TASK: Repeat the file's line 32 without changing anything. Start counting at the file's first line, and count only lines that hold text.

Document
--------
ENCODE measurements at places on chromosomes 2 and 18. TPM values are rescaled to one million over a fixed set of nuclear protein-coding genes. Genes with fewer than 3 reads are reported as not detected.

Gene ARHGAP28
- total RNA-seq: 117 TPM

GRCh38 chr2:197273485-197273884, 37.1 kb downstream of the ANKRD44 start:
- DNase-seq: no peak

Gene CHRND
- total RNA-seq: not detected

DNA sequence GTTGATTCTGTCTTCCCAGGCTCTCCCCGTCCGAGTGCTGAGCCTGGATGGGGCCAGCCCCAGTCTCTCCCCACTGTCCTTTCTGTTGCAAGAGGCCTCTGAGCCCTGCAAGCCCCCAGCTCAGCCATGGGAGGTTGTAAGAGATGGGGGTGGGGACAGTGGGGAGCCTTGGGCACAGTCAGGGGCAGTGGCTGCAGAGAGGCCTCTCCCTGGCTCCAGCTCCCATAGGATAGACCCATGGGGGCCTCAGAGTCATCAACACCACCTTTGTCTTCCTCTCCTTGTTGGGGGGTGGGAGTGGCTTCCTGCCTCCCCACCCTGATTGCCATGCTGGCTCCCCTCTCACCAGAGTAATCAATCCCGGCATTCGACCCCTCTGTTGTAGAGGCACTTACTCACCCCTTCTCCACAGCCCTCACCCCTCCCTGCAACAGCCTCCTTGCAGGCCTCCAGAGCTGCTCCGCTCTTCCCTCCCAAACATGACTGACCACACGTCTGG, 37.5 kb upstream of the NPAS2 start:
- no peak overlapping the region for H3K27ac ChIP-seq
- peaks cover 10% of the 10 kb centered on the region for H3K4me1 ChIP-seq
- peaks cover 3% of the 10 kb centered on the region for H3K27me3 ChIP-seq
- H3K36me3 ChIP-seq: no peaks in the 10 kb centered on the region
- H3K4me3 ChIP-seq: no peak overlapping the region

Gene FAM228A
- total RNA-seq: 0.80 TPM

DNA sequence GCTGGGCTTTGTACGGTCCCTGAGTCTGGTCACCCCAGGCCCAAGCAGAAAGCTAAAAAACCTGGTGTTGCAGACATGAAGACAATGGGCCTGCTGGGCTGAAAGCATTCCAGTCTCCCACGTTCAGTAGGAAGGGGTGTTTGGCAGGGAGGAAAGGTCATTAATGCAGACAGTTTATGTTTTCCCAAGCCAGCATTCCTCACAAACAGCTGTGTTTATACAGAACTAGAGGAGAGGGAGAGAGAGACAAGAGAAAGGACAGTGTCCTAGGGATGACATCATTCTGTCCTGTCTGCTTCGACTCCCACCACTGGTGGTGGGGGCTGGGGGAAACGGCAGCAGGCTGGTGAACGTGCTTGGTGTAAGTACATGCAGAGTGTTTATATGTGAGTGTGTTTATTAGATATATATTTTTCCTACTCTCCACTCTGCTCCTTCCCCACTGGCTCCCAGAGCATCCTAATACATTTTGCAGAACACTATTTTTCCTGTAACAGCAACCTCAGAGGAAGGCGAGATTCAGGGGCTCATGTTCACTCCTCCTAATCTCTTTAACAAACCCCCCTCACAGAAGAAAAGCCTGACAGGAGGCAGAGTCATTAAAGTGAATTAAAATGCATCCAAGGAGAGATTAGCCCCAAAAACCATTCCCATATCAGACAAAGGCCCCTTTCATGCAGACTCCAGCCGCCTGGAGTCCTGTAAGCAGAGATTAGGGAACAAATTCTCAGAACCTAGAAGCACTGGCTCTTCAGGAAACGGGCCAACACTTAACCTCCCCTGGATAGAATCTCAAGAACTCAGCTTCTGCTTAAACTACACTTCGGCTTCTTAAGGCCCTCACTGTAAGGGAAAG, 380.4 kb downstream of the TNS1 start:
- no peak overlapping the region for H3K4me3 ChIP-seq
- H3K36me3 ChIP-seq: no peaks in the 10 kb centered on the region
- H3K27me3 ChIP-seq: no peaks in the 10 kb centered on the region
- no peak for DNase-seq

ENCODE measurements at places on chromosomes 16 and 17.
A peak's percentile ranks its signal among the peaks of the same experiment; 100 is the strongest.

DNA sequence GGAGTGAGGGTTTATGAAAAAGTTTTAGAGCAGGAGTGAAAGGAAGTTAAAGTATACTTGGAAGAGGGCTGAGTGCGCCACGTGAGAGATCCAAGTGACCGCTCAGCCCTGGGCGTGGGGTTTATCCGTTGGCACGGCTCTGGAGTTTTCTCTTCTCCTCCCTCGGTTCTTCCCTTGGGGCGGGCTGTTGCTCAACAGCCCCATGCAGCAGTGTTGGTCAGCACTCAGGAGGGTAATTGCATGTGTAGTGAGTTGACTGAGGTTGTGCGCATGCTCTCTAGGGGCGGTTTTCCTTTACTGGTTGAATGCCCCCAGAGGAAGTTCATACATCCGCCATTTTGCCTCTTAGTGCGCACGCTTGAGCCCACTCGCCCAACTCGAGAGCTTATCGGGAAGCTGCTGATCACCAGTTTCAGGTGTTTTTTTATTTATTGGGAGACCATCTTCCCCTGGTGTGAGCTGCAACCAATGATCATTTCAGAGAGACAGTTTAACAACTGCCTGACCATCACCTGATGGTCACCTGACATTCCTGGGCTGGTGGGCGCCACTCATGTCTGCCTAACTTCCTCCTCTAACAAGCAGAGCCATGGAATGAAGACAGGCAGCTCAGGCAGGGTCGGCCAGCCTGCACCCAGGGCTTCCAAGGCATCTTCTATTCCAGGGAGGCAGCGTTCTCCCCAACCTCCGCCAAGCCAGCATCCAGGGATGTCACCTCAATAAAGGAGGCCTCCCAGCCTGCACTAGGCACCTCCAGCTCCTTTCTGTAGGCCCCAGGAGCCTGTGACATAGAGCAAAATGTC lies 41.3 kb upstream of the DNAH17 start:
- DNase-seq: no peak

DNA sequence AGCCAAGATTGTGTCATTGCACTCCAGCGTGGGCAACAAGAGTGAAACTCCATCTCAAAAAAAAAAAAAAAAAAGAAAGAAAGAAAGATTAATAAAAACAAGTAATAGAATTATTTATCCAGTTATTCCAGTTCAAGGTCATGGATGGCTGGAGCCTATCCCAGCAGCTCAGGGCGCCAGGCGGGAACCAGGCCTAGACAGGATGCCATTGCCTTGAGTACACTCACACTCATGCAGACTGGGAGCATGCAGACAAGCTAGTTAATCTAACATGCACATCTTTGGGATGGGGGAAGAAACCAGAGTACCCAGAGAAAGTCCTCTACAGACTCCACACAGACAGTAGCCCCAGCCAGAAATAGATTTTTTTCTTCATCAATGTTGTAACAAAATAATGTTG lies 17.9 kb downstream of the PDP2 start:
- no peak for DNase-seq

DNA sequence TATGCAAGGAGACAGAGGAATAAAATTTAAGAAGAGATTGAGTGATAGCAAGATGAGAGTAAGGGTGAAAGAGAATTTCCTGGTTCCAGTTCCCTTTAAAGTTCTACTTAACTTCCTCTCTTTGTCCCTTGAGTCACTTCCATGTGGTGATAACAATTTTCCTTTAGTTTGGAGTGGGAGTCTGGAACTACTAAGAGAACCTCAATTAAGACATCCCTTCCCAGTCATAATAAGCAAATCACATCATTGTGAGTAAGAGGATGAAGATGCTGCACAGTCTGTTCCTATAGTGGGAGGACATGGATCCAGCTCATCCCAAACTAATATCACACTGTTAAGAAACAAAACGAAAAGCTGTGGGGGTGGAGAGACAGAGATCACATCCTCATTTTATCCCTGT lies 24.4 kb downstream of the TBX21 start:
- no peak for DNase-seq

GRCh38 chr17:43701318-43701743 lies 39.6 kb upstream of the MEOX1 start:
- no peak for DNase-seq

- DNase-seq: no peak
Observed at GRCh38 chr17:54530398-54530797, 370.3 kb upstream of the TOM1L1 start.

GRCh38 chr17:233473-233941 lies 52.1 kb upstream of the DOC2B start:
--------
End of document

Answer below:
Observed at GRCh38 chr17:54530398-54530797, 370.3 kb upstream of the TOM1L1 start.